WordPress is a very user-friendly back-end to your blogs. The stuff that you enter – your text, images, videos, comments, go into WordPress’s engines and they do their “thing” to publish it all classy-like. There are THREE areas of your blog that skip the WordPress engines. They take your text and publish it directly to the WEB. These are:
So, if you use those three areas of your blog, you need to know a thing or two about HTML. Remember – whatever you put in those areas will go directly to the web – it will not get filtered and published by your friendly WordPress engine. Now, unless you know HTML, you really should NOT be using the html editor in the add-new post screen. And unless you know css AND html, you should not be tweaking your theme through the theme editor.
The text widgets are something that all of us use to one extent or another to put stuff in our sidebars. We use it for our RSS / feed subscribe buttons, for our twitter buttons, and for any other image or text that we want to put in there. Unfortunately, those text widgets will break your blog. Let’s go through the <p> tag to use it properly, and prevent a mishap with an unruly sidebar.
Lesson #1: the <p> tag
If you’ve used a word processor, you know that if you press <enter> key on your keyboard, you get what is called a “hard return”. This creates the space between paragraphs. If you press the <shift> and <enter> keys, you get a soft return (on a mac, I believe it is <ctrl> and <enter>). It just moves the curser to the next line without an extra line.
The <p> tag stands for “paragraph” and is used in HTML to create a hard return. If your theme is styled correctly, it will create a space between your paragraphs. To USE html tags, you need to know one thing: What you start, you must finish, without exception. This is especially true if your theme is written in xhtml. If you open a paragraph with <p> then you must close it with a </p>.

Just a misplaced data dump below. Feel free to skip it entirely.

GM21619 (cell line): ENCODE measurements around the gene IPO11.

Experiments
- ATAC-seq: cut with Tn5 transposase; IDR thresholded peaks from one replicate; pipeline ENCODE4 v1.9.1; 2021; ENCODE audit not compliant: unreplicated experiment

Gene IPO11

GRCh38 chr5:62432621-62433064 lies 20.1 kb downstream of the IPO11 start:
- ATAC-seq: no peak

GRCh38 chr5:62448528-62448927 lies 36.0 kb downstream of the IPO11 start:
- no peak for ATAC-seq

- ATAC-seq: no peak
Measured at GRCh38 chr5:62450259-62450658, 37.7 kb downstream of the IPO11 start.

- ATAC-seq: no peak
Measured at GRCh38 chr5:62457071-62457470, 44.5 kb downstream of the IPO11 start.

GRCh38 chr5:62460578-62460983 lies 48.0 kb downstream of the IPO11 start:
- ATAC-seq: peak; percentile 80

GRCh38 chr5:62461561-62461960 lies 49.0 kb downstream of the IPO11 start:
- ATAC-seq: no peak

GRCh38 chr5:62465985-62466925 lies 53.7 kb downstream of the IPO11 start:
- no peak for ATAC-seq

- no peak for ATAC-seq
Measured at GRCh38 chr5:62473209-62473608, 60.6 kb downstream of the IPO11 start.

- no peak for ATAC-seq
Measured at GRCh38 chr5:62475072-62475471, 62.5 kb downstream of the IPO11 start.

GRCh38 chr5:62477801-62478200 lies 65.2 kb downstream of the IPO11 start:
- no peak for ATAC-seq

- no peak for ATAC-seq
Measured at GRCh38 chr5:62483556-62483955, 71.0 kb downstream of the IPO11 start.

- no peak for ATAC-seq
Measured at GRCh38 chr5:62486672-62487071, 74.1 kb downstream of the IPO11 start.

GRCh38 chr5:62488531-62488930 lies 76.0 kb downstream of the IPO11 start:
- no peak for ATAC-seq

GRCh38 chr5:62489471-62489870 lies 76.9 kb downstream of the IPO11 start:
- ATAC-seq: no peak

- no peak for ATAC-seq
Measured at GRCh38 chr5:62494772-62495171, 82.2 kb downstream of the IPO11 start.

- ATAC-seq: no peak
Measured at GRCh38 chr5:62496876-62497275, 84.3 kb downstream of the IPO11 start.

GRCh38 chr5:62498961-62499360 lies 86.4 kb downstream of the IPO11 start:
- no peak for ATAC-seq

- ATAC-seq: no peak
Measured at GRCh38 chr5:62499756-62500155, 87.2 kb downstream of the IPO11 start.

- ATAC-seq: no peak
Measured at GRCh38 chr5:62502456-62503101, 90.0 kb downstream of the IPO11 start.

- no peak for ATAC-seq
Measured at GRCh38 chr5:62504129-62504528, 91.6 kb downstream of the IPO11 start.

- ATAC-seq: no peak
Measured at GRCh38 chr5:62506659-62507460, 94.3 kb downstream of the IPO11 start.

Note: If you are typing away and press “enter” and get a new paragraph on your screen – that is a word processor type of function. HTML is NOT a word processor. If you want a new paragraph, you have to wrap your text in <p> </p> tags.
<P> This is my short paragraph. I am using some shortcuts to show you how to write a paragraph. For some editors, I really should code the punctuation instead of typing it like I am now. </p>
If I did not use the closing </p> tag, then the internet would assume that everything for the rest of that page was in the same paragraph. So if you forget to close your sidebar <p> tags, then your sidebar MAY swing to an unexpected position. If you want to be sure that you don’t get weird sections all over your page, be sure to close the html tags that you use.
I’ve also seen some people use <p> like a page break or section break. This is the WRONG use for it. When some web browsers are reading this type of html it will read it wrong, and your page could be read or displayed with weird sections.
This post is part of a series on Desperately Seeking WordPress called, “Save the Sidebar!” Click here to go to the beginning of the series:
We’ll cover how to create section breaks and page breaks in our next tutorial: Sidebar Fix #2: the <br> tag.